We still need to fight for human rights in Burma
When I was just 14 years old, the Burmese Army attacked my village with mortar bombs and air strikes. There was no warning. We fled for our lives. My family ran, carrying what we could on our backs, leaving our home and everything behind. As we hid in the jungle, homeless and afraid, a British trade delegation dined in Rangoon, making business deals with the regime that had just slaughtered my people.
We escaped to Thailand, and I had my first experience of living in a refugee camp. But even the camps weren’t safe. The Burmese Army crossed into Thailand and attacked the camp. My family snuck back into Burma, and moved to a village in the mountains, where we hoped we would be safe.
Again, when I was 16 years old the Burmese Army attacked us without warning. One minute I was sitting at home doing my homework, the next minute mortar bombs were exploding around me. The air was thick with dust from people running in panic. Everyone was screaming, children and babies crying. The explosions were so powerful that they threw me off my feet as I ran for my life. I was scared of being killed and I was scared of what would happen if I was caught. Everyone knew Burmese Army soldiers raped women they caught. After fleeing through the jungle all night long, I ended up in a refugee camp in Thailand again.
If the Burmese Army had been mortar bombing an area of Rangoon, it would have made international headlines. But I lived in Karen State, eastern Burma. Our village was attacked because we were from the Karen ethnic group. The international community pays little attention to attacks against Burma’s many ethnic groups.
When I lived in Burma I didn’t know who Aung San Suu Kyi was. When I left Burma, I found everyone seemed to know who she was, but no-one seemed to know about what was happening to the Karen or other ethnic people. I wrote my autobiography, Little Daughter to try to draw more attention to what was and is still going on in Burma.
For decades the Burmese Army has been carrying out attacks where they deliberately target civilians. Thousands of villages were burned, hundreds of thousands were used as slave labour, and even human mine-sweepers. So many women have been raped and gang-raped, many mutilated or killed afterwards, farmers were shot in their fields, babies thrown into burning homes. Yet the international community took no action to stop these attacks.
I was lucky that I managed to come to the UK to study. I started working with the human rights group Burma Campaign UK, raising awareness of the war crimes and crimes against humanity being committed by the Burmese Army. In early 2011 we seemed finally to be making real progress, with 16 governments, including the UK, supporting a UN Commission of Inquiry into war crimes and crimes against humanity in Burma. Then came the reforms introduced by Burma’s new President, Thein Sein, and suddenly the international community lost interest.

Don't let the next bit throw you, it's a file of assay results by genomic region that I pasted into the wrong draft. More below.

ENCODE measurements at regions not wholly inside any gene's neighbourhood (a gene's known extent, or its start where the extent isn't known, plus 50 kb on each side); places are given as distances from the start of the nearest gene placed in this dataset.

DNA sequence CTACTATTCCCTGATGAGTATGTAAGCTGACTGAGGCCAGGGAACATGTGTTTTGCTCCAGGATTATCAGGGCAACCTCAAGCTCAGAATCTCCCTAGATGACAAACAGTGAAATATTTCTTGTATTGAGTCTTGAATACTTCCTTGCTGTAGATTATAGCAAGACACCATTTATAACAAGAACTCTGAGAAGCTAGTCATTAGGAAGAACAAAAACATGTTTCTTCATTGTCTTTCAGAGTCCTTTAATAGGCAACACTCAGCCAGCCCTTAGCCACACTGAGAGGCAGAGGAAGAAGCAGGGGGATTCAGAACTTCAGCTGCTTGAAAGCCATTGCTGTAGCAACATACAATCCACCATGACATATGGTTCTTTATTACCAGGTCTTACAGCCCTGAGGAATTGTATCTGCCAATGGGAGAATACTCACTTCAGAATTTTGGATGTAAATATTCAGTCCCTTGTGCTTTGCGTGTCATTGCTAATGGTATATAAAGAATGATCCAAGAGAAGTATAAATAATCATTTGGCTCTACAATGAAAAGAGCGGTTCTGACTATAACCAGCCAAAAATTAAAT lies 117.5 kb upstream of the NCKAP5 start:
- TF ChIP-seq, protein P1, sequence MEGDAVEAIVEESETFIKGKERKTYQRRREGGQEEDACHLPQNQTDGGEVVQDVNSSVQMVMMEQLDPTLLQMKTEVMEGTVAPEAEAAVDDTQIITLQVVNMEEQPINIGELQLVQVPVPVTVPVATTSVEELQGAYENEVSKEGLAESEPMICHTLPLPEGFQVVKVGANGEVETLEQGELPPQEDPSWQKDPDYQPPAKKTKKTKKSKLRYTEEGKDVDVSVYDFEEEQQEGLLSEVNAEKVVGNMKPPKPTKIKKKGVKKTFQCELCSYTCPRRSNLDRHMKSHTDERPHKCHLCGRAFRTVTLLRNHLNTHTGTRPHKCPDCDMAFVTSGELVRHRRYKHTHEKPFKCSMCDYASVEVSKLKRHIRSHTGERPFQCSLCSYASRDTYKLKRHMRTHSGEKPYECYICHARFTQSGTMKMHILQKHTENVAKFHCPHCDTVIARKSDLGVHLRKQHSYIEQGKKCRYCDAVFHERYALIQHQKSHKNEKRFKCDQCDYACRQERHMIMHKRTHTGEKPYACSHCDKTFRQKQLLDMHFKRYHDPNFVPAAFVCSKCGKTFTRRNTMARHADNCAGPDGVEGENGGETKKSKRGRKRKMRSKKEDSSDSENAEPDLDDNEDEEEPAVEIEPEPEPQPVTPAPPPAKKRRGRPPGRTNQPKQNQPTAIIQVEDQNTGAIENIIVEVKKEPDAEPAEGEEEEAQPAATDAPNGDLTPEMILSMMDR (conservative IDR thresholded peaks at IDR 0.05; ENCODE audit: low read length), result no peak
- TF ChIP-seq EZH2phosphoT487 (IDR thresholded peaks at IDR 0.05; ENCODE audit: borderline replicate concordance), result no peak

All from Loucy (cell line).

Many people now tell me how happy I must be about the changes in my country. ‘What will you do now,’ they ask? The sad truth is, I am doing exactly the same as I did before.
Yes, there have been some welcome reforms in Burma, but not one democratic reform which genuinely gives more rights to the people. There are more civil liberties in the cities, but this isn’t happening in ethnic areas of Burma. There is one truth about Burma that no world leader who has praised Thein Sein has been prepared to say; since Thein Sein became President, human rights abuses in Burma have increased.
While in Karen State there is now a temporary ceasefire and fewer human rights abuses, further north in Kachin State the government broke a ceasefire, and the full horror of the Burmese Army has been unleashed against the people. Hundreds of thousands have been forced to flee attacks, villages destroyed, women gang-raped and killed, farmers tortured and shot, and aid is blocked. It’s a repeat of what happened to me as a child.
And history repeats itself in other ways, with the international community not only ignoring what is going on, but even dropping sanctions as Burmese Army soldiers rape and kill Kachin women. The UK re-opened its trade office on the day President Thein Sein proposed what amounts to ethnic cleansing of another ethnic group, the Rohingya, asking for international help in deporting all 800,000 of them.
A few top down and skin deep reforms have been enough to persuade the international community to drop sanctions imposed over the past decades. It is back to business as usual with the military-backed government. It is business as usual for the Burmese Army in Kachin State as well, attacking villages, raping, looting and killing. And so it is business as usual for me as well, working to raise awareness about what is going on, campaigning for action to stop Burmese Army attacks, to stop the increase in rape of ethnic women by the Burmese Army, and campaigning for the release of all political prisoners.
Zoya Phan is the Campaigns Manager at Burma Campaign UK.
She will be speaking in Leicester on 3rd November 2012, 1.00pm – 4.00pm at The Quaker Meeting House, 16 Queens Road, to promote her autobiography, ‘Little Daughter’, which is published by Simon and Schuster.
For more information about Burma Campaign visit www.burmacampaign.org.ukTagged in: Aung San Suu Kyi, burma, Rohingya, Thein Sein
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